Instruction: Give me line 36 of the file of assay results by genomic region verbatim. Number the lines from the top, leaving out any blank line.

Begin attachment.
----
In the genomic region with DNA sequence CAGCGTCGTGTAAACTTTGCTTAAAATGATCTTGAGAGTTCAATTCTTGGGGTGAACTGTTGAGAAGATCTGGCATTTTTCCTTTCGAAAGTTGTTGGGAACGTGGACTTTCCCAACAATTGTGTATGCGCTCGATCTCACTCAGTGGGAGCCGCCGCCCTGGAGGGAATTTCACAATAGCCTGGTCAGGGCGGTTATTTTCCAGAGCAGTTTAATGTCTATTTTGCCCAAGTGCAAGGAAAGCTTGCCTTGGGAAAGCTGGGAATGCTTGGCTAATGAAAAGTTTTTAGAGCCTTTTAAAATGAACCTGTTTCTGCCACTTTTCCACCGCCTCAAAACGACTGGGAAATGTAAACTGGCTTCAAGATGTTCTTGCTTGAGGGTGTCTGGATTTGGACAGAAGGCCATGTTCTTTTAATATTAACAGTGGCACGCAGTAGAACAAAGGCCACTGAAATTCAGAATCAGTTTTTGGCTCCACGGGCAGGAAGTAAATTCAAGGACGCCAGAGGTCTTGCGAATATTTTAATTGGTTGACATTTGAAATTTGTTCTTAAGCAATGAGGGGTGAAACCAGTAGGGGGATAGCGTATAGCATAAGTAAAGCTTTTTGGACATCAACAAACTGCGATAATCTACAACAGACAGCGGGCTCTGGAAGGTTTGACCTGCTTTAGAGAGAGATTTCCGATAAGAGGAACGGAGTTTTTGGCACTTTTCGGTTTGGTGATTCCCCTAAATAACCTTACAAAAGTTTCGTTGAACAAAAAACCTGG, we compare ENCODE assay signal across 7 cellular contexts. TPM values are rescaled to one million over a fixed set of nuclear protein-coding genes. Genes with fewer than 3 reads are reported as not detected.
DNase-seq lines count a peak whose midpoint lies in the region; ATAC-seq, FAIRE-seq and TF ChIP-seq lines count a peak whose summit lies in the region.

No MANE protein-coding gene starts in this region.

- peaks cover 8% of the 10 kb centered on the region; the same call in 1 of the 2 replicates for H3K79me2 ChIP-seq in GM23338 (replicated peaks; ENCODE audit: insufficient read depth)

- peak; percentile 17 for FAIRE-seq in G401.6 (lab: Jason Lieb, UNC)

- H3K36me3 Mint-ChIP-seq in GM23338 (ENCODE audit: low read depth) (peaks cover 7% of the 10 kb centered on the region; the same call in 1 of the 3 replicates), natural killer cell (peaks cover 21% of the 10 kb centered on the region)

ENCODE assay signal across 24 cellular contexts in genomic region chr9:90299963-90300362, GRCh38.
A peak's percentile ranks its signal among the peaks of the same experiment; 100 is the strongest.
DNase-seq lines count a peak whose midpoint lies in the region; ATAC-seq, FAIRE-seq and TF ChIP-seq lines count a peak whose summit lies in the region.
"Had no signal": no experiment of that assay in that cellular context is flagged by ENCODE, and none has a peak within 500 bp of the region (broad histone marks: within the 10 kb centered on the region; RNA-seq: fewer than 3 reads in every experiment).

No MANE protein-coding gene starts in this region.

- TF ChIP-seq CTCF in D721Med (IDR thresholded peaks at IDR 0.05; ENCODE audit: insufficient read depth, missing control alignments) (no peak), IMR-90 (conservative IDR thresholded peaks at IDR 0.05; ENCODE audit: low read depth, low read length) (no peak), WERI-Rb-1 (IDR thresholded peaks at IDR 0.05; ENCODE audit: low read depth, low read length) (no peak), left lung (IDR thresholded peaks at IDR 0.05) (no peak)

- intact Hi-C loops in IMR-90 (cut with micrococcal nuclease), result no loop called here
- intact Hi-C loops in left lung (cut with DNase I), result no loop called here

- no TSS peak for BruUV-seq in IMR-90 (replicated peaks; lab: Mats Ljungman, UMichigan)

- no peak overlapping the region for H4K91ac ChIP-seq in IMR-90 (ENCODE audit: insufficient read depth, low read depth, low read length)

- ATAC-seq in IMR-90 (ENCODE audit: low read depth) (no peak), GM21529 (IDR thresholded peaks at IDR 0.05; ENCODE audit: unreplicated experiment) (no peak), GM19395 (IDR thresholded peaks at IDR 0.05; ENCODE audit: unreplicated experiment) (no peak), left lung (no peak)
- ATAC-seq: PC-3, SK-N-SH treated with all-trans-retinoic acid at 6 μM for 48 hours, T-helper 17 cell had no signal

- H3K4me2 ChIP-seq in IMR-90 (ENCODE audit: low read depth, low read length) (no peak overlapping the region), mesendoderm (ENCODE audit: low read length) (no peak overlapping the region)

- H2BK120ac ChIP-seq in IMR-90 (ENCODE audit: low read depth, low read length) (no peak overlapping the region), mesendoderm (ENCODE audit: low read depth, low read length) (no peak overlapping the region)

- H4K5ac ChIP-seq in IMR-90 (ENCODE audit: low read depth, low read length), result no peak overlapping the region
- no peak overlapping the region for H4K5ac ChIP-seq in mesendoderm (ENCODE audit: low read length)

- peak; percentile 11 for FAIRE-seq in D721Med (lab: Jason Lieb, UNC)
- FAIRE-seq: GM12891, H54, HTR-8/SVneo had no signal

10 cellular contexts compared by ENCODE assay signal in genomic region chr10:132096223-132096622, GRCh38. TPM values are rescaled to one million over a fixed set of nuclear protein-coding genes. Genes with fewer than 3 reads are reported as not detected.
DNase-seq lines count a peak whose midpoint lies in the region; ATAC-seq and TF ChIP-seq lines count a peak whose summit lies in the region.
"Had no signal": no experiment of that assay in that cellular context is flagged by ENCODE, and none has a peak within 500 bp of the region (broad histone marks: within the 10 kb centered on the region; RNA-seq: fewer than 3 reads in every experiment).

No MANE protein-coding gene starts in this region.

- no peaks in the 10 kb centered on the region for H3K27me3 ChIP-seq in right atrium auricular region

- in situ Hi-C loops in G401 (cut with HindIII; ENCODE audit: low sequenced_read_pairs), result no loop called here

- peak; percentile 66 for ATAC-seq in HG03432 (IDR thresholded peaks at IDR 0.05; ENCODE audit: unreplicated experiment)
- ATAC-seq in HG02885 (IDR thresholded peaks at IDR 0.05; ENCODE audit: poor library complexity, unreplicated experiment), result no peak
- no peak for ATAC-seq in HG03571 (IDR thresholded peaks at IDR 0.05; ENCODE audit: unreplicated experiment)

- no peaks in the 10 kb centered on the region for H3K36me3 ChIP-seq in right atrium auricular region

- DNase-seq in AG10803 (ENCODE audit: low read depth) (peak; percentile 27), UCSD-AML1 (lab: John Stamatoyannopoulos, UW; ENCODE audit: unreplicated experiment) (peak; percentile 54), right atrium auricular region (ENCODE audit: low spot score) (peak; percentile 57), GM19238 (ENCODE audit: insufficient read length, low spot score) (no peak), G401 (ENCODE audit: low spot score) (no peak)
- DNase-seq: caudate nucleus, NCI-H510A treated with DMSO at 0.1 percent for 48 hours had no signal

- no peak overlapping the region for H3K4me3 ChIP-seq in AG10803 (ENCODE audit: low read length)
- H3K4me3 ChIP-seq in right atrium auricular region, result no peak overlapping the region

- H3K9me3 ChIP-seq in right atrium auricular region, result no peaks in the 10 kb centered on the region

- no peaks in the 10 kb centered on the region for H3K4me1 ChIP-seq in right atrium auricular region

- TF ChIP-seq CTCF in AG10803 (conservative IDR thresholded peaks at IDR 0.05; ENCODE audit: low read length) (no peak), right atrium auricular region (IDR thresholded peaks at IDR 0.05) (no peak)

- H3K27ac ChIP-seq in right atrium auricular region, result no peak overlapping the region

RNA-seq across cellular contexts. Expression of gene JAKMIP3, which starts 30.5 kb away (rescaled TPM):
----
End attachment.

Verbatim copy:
- DNase-seq: caudate nucleus, NCI-H510A treated with DMSO at 0.1 percent for 48 hours had no signal